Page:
As Uzbekistan lifts its coronavirus-related restrictions on religious worship, the country’s Interior Ministry announced that an unrelated, de facto ban on minors attending mosques has been removed as well, Al Jazeera reports. According to a video posted on the ministry’s Telegram channel, no laws banning minors from attending mosques were in place to being with; however, a de facto ban was enforced under former ruler Islam Karimov, and persisted after his death four years ago. The recent announcement also stressed that minors will be able to attend mosques “accompanied by fathers, brothers, and close relatives.” The Central Asian country lies at the crossroads of several major religions, namely Zoroastrianism, Buddhism, and Islam, The New York Times notes. However, Uzbekistan has remained strictly secular after gaining its independence from the Soviet Union three decades ago. Last year, authorities launched an unofficial crackdown on clothes or physical appearance traits they deemed too islamic, such as long beards or head scarves, Radio Free Europe writes.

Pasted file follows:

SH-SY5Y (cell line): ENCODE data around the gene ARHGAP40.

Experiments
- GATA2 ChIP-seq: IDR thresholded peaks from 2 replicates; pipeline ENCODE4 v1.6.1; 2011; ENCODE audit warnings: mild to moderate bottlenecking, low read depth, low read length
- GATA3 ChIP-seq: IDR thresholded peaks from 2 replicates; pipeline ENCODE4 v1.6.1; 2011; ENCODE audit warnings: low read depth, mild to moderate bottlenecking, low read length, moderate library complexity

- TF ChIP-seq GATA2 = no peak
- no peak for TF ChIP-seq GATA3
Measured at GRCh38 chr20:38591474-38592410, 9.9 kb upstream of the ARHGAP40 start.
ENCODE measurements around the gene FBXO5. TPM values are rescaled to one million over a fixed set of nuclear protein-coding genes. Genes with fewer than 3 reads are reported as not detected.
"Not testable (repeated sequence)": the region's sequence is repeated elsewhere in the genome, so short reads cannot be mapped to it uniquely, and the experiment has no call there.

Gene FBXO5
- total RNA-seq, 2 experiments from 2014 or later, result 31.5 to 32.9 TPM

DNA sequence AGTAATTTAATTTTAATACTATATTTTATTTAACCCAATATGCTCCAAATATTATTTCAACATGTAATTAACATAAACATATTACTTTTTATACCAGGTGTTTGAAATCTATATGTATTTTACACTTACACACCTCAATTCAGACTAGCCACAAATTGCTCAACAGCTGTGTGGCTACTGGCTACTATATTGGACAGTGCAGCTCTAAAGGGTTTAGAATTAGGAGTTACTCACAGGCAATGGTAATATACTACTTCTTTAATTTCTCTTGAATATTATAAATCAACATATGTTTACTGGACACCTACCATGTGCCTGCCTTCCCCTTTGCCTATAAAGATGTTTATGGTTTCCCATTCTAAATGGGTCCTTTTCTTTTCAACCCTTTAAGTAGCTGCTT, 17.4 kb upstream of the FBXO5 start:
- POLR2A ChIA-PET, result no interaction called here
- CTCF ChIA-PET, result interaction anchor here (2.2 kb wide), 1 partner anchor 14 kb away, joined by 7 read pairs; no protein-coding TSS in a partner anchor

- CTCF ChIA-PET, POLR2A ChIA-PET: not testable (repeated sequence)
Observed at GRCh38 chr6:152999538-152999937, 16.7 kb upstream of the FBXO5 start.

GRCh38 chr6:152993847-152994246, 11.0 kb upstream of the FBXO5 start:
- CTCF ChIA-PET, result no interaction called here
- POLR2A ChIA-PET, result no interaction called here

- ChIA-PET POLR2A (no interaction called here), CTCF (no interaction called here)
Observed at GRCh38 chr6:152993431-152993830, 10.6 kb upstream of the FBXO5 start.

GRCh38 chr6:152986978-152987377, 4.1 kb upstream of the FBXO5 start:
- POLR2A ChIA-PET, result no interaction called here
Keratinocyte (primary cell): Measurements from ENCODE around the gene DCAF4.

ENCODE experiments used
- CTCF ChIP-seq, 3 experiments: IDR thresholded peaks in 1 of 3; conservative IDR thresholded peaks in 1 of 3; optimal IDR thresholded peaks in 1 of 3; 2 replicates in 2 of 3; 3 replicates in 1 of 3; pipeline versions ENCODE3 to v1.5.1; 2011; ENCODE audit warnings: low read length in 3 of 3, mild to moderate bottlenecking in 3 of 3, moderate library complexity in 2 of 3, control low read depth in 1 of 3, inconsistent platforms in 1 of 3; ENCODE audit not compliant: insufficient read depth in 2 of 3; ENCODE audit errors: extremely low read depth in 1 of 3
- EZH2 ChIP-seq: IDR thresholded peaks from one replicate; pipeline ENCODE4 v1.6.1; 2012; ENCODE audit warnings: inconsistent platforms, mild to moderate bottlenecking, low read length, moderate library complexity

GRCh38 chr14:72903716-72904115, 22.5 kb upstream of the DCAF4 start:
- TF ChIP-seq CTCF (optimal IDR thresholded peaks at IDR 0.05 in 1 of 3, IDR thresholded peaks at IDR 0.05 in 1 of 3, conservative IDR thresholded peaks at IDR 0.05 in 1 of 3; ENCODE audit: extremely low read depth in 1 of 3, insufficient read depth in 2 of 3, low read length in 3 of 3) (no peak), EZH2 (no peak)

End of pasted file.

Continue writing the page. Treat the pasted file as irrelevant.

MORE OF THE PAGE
Baby woolly mammoth found in the Yamal peninsula, Siberia. Image by James St. John/Flickr.

Well-Preserved Mammoth Skeleton Excavated in Siberia